FILE - A case worker offers advice to job seekers at a San Francisco employment center.
FILE - A case worker offers advice to job seekers at a San Francisco employment center.

Fewer Americans applied for unemployment assistance last week, the latest favorable sign from the growing U.S. economy.

The government says as the calendar turned into the new year, 294,000 workers made first-time claims for jobless benefits, 4,000 fewer than the week before.

The applications for unemployment compensation have stayed steady at below 300,000 a week since September, an indication employers are laying off fewer workers and hiring more.

After uneven U.S. economic advances during much of his six years in office, President Barack Obama has been touting the recent robust growth of the world's largest economy.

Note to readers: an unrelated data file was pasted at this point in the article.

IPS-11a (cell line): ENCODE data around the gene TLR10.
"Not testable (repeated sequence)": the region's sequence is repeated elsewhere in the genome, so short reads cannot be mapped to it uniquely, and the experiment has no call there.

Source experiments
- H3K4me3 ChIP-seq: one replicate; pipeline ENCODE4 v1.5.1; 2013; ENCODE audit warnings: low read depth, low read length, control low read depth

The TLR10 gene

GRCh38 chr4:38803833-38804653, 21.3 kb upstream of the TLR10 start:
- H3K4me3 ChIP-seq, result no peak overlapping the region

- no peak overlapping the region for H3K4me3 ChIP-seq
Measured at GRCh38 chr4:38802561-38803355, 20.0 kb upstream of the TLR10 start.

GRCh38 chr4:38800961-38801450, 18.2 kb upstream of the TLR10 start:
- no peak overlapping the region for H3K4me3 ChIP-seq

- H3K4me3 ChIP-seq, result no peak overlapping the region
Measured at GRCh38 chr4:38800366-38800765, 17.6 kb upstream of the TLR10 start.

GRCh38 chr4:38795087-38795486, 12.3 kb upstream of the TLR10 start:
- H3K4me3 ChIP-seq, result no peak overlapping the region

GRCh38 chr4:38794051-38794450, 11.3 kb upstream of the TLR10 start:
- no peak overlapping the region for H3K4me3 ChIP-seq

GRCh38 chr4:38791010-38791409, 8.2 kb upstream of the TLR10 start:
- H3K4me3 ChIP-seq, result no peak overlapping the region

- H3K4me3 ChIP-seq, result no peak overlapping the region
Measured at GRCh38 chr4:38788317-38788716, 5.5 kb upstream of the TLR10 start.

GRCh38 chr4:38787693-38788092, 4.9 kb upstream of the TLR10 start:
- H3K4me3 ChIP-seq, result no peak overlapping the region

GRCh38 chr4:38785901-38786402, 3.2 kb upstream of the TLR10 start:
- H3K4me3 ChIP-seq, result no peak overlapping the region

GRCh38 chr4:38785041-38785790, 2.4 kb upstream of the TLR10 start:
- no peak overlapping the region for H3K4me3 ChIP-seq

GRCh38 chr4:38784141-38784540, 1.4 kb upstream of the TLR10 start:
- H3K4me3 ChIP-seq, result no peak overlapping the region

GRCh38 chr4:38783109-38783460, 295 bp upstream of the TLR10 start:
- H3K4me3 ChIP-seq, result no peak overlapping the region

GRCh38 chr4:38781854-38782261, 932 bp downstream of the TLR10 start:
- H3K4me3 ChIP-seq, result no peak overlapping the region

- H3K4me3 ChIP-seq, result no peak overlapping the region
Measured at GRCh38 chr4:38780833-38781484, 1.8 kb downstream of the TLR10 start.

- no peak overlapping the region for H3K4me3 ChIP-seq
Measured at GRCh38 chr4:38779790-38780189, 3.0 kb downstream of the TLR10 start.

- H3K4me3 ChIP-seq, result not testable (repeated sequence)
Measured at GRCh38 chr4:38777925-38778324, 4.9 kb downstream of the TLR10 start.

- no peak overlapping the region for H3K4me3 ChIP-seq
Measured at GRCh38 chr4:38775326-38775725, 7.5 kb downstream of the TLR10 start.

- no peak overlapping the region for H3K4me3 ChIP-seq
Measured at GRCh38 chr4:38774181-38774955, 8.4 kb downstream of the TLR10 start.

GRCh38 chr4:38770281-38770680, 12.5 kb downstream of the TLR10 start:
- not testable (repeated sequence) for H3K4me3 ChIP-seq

On Wednesday, he told a group of auto workers in the country's industrial heartland that he wants workers throughout the country to personally sense that better fortunes are in the offing.

"One of my New Year's resolutions is to make sure that more Americans, in Wayne, more Americans in Michigan, more Americans all across this great country, that everybody feels like they're coming back."

The U.S. economy advanced by five percent in the July-to-September period, a marked contrast to slowing growth in China, a recession in Japan, and a near stagnant economy in Europe's 18-nation euro currency bloc.

On Friday, the U.S. government is set to release employment numbers for December. Economists are projecting that businesses added about 240,000 more jobs last month, pushing the total for all of last year to nearly three million. That would be the most since 1999.

At the same time, analysts say the unemployment rate could drop another notch, from 5.8 percent to 5.7 percent, which would be the lowest since June 2008.

Some information for this report comes from AP.